There has been a steady evolution in the way we build homes over the last couple of decades, and the old standby wall recipe of 2x6s, fiberglass insulation and polyethylene doesn't measure up anymore with building codes, nor the trend towards high performance housing.
One aspect of wall assemblies that is garnering some well deserved attention lately is how we control the migration of moisture. A polyethylene vapour barrier is one way to do it, but it's the old way to do it, and not necessarily the best for this climate, particularly with air conditioned homes.
Whether or not a material qualifies as a vapour barrier is determined by the amount of moisture that passes through it, and it is given a rating. Any material that allows less than 60NG (nanograms) of moisture to pass through under specific conditions, is considered a type 9 residential vapour barrier by the National Building Code.
Including a vapour control measure on the warm side of the insulation is essential for preventing moisture movement through walls in winter, and the ensuing damage that comes with it. In summer however, with the combination of hot, humid days and air-conditioned, dry interiors, the vapour drive reverses and can force moist air inwards through your insulation where it can condense on a cold and impermeable vapour barrier.
Ideally we'd have no vapour barrier in summer; but short of that we should at least have one that allows as much drying to the interior as possible without sacrificing its winter performance. So the closer your vapour barrier is to 60NG, the better. For the sake of context it should be noted that polyethylene is rated at 3.4NG.
Rated at 40NG, 3/4 inch OSB sheathing can be one of the better vapour barriers for home construction in most of Canada. But in order to act in that role, it needs to be on the inside.
Sheathing provides a necessary structural strength to house frames, but it is written nowhere except in our minds that it has to be on the outside. When installed on the inside it still provides the structural strength, but can additionally act as both an air barrier and vapour barrier.
There is no question that this technique also presents a new challenge to the builder, namely the fact that you have exterior rather than interior cavities to fill with insulation. But this can easily be overcome with foresight and planning,
Th main photo above and the following wall description are of a project in Val des Monts, Quebec, built by Wakefield Construction.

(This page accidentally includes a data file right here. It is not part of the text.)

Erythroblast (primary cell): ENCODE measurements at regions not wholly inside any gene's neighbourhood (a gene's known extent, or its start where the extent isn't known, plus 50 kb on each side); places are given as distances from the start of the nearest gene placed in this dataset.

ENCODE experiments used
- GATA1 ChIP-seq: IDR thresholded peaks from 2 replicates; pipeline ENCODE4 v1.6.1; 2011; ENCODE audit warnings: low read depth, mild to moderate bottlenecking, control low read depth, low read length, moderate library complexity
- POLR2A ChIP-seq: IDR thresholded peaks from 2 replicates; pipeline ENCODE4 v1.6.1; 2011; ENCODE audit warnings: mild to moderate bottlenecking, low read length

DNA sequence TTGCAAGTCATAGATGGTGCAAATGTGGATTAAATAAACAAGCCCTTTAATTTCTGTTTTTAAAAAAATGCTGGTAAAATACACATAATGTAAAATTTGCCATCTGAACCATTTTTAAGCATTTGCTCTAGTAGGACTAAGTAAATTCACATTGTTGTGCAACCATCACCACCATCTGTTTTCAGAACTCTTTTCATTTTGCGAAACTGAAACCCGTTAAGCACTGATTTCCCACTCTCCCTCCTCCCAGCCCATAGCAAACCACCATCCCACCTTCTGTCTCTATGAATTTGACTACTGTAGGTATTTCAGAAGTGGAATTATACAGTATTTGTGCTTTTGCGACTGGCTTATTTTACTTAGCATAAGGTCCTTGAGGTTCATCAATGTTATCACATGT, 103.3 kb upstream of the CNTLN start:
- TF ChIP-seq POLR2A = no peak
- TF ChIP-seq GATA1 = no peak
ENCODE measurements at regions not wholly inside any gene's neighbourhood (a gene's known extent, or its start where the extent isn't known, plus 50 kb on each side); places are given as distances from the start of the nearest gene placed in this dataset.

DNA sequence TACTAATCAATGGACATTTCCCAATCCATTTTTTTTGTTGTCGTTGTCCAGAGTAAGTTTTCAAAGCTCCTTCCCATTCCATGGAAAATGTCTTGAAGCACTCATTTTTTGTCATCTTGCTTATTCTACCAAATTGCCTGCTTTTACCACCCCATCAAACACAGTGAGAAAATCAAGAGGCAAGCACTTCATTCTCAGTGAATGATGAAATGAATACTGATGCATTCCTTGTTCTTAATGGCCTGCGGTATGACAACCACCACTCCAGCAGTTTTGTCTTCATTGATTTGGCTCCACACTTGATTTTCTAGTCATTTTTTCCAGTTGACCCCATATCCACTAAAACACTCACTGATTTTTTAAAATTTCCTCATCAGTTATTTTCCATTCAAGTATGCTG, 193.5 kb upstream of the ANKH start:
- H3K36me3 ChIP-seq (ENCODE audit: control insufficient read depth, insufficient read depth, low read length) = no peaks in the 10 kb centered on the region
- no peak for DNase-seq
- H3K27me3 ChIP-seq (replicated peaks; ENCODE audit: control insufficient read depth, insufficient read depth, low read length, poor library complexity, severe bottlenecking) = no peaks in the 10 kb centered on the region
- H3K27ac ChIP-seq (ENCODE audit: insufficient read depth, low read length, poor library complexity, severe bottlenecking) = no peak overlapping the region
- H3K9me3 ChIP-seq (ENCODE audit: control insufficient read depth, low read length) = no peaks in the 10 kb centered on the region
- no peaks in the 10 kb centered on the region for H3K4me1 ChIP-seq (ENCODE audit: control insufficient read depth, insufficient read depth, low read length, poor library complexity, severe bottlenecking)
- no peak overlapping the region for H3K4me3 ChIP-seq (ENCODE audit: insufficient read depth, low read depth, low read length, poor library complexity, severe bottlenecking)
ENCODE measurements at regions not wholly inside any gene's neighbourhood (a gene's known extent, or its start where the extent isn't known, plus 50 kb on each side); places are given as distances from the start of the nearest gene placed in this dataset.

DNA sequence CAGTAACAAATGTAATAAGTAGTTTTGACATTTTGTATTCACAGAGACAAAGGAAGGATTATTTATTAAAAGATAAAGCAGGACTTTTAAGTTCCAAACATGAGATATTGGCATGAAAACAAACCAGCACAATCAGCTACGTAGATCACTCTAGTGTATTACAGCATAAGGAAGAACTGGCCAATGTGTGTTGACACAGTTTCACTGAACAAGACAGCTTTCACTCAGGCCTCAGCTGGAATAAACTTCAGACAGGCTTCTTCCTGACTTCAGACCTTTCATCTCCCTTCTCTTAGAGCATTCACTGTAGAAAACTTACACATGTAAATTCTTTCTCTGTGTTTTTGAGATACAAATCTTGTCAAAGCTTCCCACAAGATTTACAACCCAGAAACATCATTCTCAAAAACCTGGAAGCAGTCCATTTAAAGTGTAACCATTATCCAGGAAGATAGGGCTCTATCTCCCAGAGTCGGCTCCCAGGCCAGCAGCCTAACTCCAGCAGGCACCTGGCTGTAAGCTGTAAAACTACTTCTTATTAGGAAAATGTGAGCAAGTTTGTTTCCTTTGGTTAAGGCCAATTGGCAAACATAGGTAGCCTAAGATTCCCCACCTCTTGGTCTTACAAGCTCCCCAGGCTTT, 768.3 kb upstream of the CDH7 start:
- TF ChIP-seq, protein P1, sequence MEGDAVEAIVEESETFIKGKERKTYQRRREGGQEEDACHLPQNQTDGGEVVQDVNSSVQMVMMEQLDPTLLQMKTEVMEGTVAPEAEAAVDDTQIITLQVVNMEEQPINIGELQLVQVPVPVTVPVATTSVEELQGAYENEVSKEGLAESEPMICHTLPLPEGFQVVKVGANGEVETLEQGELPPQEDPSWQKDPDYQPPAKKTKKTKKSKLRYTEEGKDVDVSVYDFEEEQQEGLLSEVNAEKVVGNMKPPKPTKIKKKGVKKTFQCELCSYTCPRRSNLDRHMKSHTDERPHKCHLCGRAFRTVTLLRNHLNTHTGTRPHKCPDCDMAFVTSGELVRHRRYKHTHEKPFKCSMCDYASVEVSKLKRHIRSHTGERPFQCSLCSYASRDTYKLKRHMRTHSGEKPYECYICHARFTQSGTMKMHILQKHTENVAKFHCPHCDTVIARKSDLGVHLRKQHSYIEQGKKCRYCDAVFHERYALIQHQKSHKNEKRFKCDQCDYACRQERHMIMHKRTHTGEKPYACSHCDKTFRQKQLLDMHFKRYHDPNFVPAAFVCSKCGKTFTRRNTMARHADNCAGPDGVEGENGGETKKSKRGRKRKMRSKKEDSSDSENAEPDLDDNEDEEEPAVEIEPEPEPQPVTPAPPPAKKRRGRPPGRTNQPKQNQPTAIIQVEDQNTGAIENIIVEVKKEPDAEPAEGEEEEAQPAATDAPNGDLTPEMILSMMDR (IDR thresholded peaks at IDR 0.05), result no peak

Wall assembly from the inside out:
- Horizontal 2x4's (on edge) as strapping, to allow for wiring chase without penetrating the air barrier
- 3 / 4 inch OSB sheathing (with taped joints)
- 2x8 studs with mineral wool batts in cavities (R28)
- 4 inch wax-impregnated wood fiberboard on the exterior to provide a drainage plane, break the thermal bridge (R13.4)
- Vertical strapping (if your cladding requires horizontal strapping, be sure to do a vertical layer first to allow for drainage)
This is not some theoretical untested wall system, the technical specifications of 3/4 OSB meet the requirements of building codes for both air and vapour permeance. By moving the sheathing to the inside, you are simply letting it live up to its full potential as an air barrier and vapour barrier, and eliminating the need to install a separate product to do that job.
One of the benefits of OSB as an air barrier is that it is solid. A polyethylene or foil air barrier can be easily pierced by the slightest touch with a sharp tool, without even realizing it. In contrast, it is unlikely you will put a hole in an OSB air barrier that was not intentional, or at least unnoticed.
Blower door tests
The air seal of a building is measured in ACH (Air Changes per Hour), and is determined by a blower door test where the building is depressurized by a fan in the door, and air leakage is measured.
The average home built to code using conventional building practices is expected to have air leakage rates of 3.5 ACH, which under normal air pressure conditions means the entire volume of air in a home will have leaked out and been replaced 3 or 4 times every day. Using this technique of interior sheathing on previous buildings, Wakefield Construction has achieved ACH results that are a fraction of that, as low as 0.4 ACH.
There is a common misconception in the building industry that a house can in effect be too tight. That is completely false; the tighter the better. You need fresh air, but it should be supplied by properly balanced heat recovery ventilation, not arbitrary holes in an air barrier. Always seal your home as tight as you possibly can and let your air exchanger do the job it was designed to do.
Ordinarily there is a lineup of drywall crews, plumbers, cabinet installers, electricians, heating and cooling contractors, all waiting their turn to punch holes in your air barrier, perhaps not realizing the importance of properly sealing those breaches afterwards. Because of that unfortunate reality and a general lack of prioritizing air barriers in the industry, under normal air pressure conditions the average brand new home can expect to have its entire volume of air leaked out and replaced 3 or 4 times per day.
Along with focusing on techniques for preventing air leakage, some thought needs to go into products as well, and how they are best applied. Worth noting is that most commercially available building tapes contain solvents that evaporate and eventually become brittle and peel. The most durable tapes on the market contain no such solvents, so they actually do the job they were intended to do. They won't come cheap, but they work.